Since the election in 2016 of U.S. President Donald Trump, the world of manufacturing has watched carefully as the most powerful country in the world has readjusted its long-term commitment to free trade and open markets.
While Trump’s at times inconsistent policy proclamations have caused elation among those who believe globalization to have driven down standards of living for American workers and weakened the U.S.’s place in the world, they have caused consternation among manufacturer’s who rely on global supply chains.
Changing Trade Rules Force Threaten Supply Chains
Shortly after Trump announced that he would be imposing 25 percent tariffs on automobiles produced in Canada, experts quickly noted that supply chains for the automotive industry across Canada, the U.S., and Mexico are deeply integrated, and that any attempt to disentangle them would spell economic disaster for the automotive sector in all three countries.
These tariffs follow equally onerous tariffs on steel and aluminum from Canada and Mexico, which have already caused a rise in production costs and product prices across North America.
How far Trump takes these measures, and whether he follows through with the tariff on automobiles, has yet to be seen. What is clear is that manufacturers who rely on supply chains stretching across the continent and around the world will need to prepare for steeply rising costs and a heftier price on doing business.
For this reason, manufacturing firms that want to build in resilience for the coming year will need to dramatically increase the efficiency of their production lines. Cutting waste and improving quality control will be central to meeting this objective, and for many operations this will mean modernizing equipment.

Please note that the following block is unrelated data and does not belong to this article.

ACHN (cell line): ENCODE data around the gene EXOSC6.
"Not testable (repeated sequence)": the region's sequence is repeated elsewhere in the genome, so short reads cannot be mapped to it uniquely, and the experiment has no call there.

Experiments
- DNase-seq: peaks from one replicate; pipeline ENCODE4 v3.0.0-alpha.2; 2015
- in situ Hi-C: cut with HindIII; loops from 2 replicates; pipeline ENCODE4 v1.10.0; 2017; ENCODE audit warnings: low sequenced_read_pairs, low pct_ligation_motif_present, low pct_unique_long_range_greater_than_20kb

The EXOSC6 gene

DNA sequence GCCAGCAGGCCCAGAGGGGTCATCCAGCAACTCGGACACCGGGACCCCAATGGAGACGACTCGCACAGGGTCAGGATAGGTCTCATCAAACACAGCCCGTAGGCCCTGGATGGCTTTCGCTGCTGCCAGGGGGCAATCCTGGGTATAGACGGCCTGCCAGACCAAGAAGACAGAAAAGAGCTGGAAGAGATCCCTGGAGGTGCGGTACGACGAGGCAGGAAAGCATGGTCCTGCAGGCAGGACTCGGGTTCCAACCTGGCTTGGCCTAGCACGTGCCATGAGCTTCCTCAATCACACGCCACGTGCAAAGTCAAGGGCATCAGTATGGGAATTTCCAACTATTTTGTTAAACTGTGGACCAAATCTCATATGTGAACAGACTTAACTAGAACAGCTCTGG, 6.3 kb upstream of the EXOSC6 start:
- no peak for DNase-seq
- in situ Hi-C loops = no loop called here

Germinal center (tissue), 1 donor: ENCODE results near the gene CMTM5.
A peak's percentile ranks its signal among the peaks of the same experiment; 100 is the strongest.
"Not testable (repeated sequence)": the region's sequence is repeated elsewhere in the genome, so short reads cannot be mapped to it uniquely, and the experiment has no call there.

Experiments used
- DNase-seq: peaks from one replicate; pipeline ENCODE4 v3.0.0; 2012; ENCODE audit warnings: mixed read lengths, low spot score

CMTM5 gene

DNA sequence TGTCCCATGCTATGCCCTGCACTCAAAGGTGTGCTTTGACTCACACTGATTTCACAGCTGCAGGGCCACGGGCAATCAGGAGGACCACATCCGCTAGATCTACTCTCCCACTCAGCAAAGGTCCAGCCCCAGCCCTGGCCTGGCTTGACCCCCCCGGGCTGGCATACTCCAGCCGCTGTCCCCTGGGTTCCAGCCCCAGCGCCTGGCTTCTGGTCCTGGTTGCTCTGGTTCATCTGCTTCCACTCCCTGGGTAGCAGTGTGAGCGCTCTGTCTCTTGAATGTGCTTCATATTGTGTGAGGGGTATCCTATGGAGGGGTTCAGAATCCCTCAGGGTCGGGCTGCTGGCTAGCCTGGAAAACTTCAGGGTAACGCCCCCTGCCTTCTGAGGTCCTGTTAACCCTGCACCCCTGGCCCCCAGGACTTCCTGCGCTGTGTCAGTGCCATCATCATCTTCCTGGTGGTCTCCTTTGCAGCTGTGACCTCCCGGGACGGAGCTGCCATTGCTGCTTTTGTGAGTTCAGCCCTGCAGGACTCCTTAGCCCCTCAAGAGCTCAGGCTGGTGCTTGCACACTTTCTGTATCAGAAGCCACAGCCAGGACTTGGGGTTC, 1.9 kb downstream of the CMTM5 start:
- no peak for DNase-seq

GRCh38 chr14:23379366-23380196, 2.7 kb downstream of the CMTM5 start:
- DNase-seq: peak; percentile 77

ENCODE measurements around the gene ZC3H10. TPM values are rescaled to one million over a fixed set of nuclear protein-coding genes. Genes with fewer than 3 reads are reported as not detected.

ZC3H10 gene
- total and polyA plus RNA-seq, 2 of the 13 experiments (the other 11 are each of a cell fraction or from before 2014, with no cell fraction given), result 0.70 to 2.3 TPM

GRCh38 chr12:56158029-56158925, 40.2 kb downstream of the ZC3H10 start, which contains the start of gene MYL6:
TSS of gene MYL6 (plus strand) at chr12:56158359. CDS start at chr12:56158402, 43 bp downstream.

New Tech The Key To More Efficient Production Lines
Despite the significant strides that have been made in metrology and automation, productivity has remained stubbornly stagnant, which puts manufacturers in the crosshairs should overhead be driven up by rising costs.
Bringing in state-of-the-art equipment is a key way to improve productivity without expanding labour force or switching suppliers. For example, the latest CMM measurement equipment and software can play a vital role helping manufacturing companies cut down on waste and improve efficiency by gathering better data about recently-produced parts and reducing the number of parts rejected due to errors.
CMM machines running the latest software programs can also cut down on bottlenecks and monitor machine degradation, making it possible to foresee costly shutdowns and save money on raw materials.
Uncertainty Ahead For North American Manufacturing
After a generation of globalist orthodoxy, manufacturers across the North American continent have entered uncharted waters. While there are strong calls from political leaders like Canada’s Justin Trudeau for America’s trade policy to return to the status quo, it is not clear whether these voices of reason will prevail at the upcoming trade talks.
Either way, manufacturers will need to prepare themselves for more turbulence ahead. Even if Trump changes his mind, it is at this point overwhelmingly clear that protectionist instincts that have long lain dormant are once again playing a commanding role in trade and politics across North America and around the world.